• Slide 14Once they had made a few sales, and were confident with implementing the system, they went through an FSC Assessment, and became FSC Certified in May 2005. Now, almost 5 years later, the cooperative has grown to include 28 villages, over 750 members, and has maintained its FSC Certificate through each annual audit.
  • Slide 15The FSC certification has brought a number of benefits to the cooperative. First, it helped them get another price jump of an additional 50%, and has helped them to maintain a price for their teak that is consistently 25-100% higher than the price offered by middlemen.Second, it has helped them link to factories that might not otherwise want to risk buying from such a small vendor, but who seek out the cooperative due to its FSC Certified teak.Third, the cooperative now has a much easier time getting its harvesting and transport licenses, since the FSC Certification has brought good press to the District Forest Department, and been recognized for excellence by Indonesia’s national forest department. Finally, leaders of the cooperative are now being invited to sit on various government panels and working groups, or speak at conferences, to share their opinion on issues affecting smallholder wood growers. The certification has thereby brought opportunities to greatly broaden the influence and world view of cooperative members.
  • Slide 16Based on the success of the KHJL cooperative, we decided in 2006 to test out whether or not a similar project could work in Kebumen District of Central Java with Mahogany growers. We became interested in this also based on the demand of TFT members for mahogany, and the discovery that factories in Java were getting large amounts of the wood from smallholders in this district. We started this project out from scratch—this time organizing the village forest groups, and facilitating them to form their own cooperative structure. In 2008 they legally registered their cooperative under the name ‘KOSTAJASA’. And last year, in 2009 they became FSC Certified, for the 10 ‘pilot’ villages, with more than 500 members. However, this is growing rapidly since once a group structure is formed with rules, the group can add as many members as it wants, as long as they all agree to follow the rules, and the group has the capacity to monitor and enforce them. Thus, these numbers should not be considered static.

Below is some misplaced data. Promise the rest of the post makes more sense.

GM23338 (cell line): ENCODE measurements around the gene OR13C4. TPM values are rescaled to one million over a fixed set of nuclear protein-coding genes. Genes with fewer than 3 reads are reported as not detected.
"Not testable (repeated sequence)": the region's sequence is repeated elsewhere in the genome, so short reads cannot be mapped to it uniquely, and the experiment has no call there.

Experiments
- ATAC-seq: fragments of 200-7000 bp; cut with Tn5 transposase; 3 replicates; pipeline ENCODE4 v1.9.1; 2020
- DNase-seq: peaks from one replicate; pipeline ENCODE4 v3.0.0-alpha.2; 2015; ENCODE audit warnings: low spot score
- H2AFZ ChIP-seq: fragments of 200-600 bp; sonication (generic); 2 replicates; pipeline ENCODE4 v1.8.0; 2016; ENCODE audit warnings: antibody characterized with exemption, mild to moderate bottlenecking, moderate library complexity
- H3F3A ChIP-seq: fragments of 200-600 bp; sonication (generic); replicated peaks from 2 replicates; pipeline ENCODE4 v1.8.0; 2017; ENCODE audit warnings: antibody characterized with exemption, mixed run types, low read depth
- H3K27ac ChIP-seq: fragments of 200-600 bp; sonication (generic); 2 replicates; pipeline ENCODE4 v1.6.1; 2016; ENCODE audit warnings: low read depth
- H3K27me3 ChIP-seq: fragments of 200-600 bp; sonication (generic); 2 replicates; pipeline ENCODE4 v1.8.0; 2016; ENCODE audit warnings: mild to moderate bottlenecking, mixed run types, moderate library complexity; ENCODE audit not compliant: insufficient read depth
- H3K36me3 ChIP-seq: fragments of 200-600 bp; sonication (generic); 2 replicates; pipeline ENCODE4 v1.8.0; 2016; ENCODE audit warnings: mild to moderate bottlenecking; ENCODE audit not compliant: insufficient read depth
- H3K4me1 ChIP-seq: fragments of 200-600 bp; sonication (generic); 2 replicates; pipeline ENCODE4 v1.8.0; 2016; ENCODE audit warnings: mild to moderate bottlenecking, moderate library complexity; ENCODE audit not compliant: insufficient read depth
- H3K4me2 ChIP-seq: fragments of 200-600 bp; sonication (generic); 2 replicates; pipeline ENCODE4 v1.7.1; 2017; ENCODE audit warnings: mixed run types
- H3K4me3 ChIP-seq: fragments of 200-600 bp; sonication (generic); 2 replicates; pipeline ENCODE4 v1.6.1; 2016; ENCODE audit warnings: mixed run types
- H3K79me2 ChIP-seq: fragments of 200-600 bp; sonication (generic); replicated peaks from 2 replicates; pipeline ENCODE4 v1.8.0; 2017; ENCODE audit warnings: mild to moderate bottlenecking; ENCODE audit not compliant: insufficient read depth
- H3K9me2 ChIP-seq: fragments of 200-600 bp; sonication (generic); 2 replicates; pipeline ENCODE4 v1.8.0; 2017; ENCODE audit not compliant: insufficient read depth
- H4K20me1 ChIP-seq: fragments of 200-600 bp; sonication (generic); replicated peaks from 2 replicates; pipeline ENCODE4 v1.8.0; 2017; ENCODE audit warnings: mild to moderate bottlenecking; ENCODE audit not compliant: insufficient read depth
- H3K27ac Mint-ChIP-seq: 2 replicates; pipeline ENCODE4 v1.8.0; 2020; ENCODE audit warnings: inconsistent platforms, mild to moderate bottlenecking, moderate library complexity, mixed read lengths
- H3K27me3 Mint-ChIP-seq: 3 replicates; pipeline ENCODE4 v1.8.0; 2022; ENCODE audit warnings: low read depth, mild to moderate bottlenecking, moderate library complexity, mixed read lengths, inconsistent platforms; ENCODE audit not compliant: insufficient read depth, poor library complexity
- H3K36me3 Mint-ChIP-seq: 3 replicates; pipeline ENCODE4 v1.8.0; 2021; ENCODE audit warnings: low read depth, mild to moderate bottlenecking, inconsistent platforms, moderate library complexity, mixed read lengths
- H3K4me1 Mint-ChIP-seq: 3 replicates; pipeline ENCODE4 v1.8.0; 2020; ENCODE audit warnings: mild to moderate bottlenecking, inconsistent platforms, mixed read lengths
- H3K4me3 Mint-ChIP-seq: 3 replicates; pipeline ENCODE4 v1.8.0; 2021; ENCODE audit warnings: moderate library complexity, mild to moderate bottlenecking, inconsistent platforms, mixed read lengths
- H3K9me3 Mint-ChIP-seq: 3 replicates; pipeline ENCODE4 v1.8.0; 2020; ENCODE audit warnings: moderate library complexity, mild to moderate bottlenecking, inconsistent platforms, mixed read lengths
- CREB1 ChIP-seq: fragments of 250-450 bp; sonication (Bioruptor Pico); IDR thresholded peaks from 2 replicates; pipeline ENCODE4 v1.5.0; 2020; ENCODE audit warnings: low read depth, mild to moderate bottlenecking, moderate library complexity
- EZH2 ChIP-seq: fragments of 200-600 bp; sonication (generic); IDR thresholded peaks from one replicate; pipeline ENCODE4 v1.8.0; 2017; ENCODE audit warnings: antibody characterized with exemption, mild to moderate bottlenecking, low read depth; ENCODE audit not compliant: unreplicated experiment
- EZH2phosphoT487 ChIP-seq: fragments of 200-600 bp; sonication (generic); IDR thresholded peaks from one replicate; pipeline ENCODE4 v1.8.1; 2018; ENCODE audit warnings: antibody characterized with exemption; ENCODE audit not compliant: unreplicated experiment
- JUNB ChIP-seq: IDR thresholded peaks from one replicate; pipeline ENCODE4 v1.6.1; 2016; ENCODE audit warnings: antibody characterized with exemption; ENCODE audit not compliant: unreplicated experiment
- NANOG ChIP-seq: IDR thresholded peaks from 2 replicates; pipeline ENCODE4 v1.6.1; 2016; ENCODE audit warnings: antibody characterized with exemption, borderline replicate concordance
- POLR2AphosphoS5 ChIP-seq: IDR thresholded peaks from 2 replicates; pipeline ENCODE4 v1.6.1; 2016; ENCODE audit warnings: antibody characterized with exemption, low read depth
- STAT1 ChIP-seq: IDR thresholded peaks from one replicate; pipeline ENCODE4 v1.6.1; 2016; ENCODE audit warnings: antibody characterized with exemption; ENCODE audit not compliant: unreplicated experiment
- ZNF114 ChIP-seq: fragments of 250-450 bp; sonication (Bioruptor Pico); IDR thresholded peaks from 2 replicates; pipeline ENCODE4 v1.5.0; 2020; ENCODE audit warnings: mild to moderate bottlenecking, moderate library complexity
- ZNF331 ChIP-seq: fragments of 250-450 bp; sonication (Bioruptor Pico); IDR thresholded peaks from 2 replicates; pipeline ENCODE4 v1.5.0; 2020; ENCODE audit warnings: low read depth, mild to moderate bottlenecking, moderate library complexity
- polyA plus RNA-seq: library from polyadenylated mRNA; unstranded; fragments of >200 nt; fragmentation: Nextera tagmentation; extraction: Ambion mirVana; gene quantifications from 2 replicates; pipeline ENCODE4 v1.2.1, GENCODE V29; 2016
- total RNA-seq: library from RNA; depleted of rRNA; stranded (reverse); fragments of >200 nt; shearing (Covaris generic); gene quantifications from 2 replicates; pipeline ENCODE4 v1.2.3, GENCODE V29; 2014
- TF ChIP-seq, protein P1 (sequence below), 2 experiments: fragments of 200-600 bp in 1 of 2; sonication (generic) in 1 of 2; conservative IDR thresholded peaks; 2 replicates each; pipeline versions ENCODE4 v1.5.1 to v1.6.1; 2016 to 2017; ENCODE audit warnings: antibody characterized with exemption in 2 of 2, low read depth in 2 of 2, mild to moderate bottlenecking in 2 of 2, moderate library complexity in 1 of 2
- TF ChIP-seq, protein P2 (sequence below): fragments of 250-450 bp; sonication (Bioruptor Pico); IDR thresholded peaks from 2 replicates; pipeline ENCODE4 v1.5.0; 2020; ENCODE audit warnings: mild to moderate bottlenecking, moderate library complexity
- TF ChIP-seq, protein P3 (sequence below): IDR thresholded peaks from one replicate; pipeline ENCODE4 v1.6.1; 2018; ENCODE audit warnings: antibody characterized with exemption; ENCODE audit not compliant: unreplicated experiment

• Slide 17Based on the success we were having in Indonesia, in 2007, based once more on a members’ request, we visited LuangPrabang, a Province in Northern Laos, to look into the possibility of starting a community forestry project there. We were able to partner with the Lao government, international development agencies like SIDA & JICA, and WWF to form a coalition for implementing this first project; and the program was launched in 2008.Last year, in 2009 the village group made its first wood sale, and formed a group structure, which will be co-managed by farmer-led groups at the village level, and a co-managed multi-village structure at the Provincial level. We are on track to help this group structure achieve FSC Certification this year.
  • Slide 18In late 2007 we also did a scoping visit to Lao Cai District, in Northern Vietnam, to explore the options for group certification of smallholder Acacia mangium, once more based on the market demand of our members. Based on this and subsequent visits, we agreed to work with the District Forest Department on setting up a group structure for certification of both the Acacia coming from the government plantations, as well as that from surrounding smallholder plots. However, in early 2009 the members previously buying wood from this source found alternative Acacia sources, and the project has thus been greatly delayed due to lack of market demand for the FSC Certification. This only highlights the importance of market demand to project success.